Kayin and Abeni #3 Review

Writer: Kenan Kornegay, Juni Ba / Artist: Juni Ba / Independent

Kayin and Abeni is rekindling my love for comics. Like, for real. This is coming from someone who has read more comics than actual books. Independent creators are the best because they can do whatever they want, whenever they want. And it’s instances like this where that really pays off.

Issue #3 is a day in the life type story where the two cousins need to make some quick dough, so they accept a courier job to transfer a space slug to its destination where they’ll get the cash. Setting up a MacGuffin like that is a great way to rope the audience along. This series is still new, but at this point, we care about these characters enough to want them to succeed in their endeavors. It also doesn’t hurt that the space slug (named Slugo) is cute as hell. Because by the end of the issue, you’re really feeling for the lil’ homie as well.

The story is something we’ve seen before, but what makes this issue shine is the dialogue or lack thereof. Ba throws traditional chat bubbles out of the window and relies solely on abstract representations of words and emotions.


Of course, this isn’t the first time a comic has done this. Hell, I just reviewed one a few weeks ago where this was prevalent. But I’ve never seen it done with every character for an entire issue.

Conveying dialogue and emotion in such an abstract way makes things less definitive and more subjective. And by doing that it gives the reader a lot more control than they would normally have. Obviously, the plot is the same no matter what. But the way it is perceived now has a broader spectrum. I liken it to reading prose. The words are the same for everyone. But words mean different things to different people, so everyone has a unique experience that can’t be duplicated. Ba is very particular in his choices, too. He makes sure to choose things that are universally understood so the reader doesn’t fall into confusion. The one tiny gripe I’ll give this issue is that it takes a bit of getting used to. However, that’s no fault of Ba’s.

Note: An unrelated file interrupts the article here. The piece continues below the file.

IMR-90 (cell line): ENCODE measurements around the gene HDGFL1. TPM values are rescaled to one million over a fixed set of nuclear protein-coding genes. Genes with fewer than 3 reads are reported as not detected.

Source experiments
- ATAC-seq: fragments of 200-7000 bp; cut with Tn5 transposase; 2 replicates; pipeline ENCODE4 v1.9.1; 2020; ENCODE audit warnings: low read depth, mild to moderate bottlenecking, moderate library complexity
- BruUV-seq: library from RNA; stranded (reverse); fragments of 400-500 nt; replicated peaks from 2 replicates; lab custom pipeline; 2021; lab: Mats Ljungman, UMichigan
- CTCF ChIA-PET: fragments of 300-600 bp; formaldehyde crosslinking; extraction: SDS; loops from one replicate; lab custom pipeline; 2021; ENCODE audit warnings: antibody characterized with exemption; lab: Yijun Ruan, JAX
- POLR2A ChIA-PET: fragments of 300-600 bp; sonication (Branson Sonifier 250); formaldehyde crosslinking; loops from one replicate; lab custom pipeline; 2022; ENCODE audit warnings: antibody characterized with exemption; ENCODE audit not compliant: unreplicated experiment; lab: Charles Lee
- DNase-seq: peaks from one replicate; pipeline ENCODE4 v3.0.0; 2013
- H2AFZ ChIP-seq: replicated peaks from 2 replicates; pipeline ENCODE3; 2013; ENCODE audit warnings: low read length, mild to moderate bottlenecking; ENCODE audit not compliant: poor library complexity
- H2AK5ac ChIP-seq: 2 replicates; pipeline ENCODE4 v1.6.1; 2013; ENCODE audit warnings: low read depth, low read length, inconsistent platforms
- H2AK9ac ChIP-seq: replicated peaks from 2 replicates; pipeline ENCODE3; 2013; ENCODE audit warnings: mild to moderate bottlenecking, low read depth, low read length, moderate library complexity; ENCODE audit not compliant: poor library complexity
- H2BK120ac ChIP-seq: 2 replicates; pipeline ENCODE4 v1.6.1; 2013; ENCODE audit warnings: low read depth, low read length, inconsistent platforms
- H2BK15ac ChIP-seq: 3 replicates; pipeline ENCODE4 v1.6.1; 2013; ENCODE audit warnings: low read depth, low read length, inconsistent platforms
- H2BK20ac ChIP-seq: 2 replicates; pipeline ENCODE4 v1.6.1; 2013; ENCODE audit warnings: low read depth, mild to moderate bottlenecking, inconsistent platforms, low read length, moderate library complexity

The work of art

But have I talked about the art? Let’s talk about the art. This ish is unwavering! I mean there is never a dip in quality. I don’t mean that to sound like a complaint. I’m just impressed. The illustration is so particular and stylized, that it puts a smile to my eyes. Yes, you read that right.

Kayin and Abeni continues to swing for the fences in its conventions and storytelling. And I’m here every step of the way. If you liked and or are interested in the words I had to say for this issue and series as a whole, pick up the comic here, and witness greatness.

9 Space Slugs out of 10

Reading Kayin and Abeni? Find BNP’s other reviews here.

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  • Morgan Hampton

    Staff Writer

    Morgan Hampton is a writer--OH MY GOD I CAN ACTUALLY SAY THAT NOW. *ahem* Excuse me, sorry for that outburst. As I was saying, Morgan Hampton is a writer currently living in San Francisco with an obsession for all things nerd (except Medieval stuff. Get outta here with that mess), and a passion to represent the underrepresented. He's an aspiring comic book writer so catch him in the funny pages some time before the apocalypse. He holds a B.A. in Creative Writing from SFSU so he's broke.

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